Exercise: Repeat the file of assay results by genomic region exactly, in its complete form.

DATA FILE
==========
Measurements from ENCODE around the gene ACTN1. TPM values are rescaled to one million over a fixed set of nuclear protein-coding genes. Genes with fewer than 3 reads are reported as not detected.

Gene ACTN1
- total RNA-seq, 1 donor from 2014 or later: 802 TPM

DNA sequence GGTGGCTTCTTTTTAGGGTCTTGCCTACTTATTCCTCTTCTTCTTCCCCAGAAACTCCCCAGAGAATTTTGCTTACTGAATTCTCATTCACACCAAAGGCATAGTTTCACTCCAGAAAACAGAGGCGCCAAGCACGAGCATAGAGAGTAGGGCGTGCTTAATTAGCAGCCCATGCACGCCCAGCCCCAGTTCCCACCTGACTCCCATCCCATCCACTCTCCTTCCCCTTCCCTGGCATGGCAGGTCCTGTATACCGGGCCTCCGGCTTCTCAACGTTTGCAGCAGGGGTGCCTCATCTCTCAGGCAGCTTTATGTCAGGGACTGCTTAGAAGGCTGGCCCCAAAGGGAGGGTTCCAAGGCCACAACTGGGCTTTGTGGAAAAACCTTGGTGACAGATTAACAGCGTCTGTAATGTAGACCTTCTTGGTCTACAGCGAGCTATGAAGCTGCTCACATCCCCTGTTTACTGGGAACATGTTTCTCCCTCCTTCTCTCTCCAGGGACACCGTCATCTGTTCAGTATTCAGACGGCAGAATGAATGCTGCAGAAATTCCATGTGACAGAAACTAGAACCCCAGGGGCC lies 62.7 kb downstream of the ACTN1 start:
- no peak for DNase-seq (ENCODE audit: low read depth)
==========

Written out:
Measurements from ENCODE around the gene ACTN1. TPM values are rescaled to one million over a fixed set of nuclear protein-coding genes. Genes with fewer than 3 reads are reported as not detected.

Gene ACTN1
- total RNA-seq, 1 donor from 2014 or later: 802 TPM

DNA sequence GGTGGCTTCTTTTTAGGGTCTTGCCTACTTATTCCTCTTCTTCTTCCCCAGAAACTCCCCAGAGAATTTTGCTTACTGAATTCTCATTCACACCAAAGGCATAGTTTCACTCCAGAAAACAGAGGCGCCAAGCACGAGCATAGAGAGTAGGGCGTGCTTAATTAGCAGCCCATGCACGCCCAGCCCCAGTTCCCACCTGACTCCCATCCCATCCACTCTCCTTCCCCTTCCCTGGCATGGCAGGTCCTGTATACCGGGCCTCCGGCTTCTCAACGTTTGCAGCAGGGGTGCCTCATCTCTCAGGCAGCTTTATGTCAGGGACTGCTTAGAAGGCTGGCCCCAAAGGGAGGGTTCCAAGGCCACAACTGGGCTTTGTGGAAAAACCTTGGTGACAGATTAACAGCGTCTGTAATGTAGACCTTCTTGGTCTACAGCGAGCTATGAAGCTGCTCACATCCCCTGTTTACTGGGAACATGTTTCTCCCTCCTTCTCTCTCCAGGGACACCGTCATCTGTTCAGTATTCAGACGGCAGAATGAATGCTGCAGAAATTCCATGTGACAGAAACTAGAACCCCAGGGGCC lies 62.7 kb downstream of the ACTN1 start:
- no peak for DNase-seq (ENCODE audit: low read depth)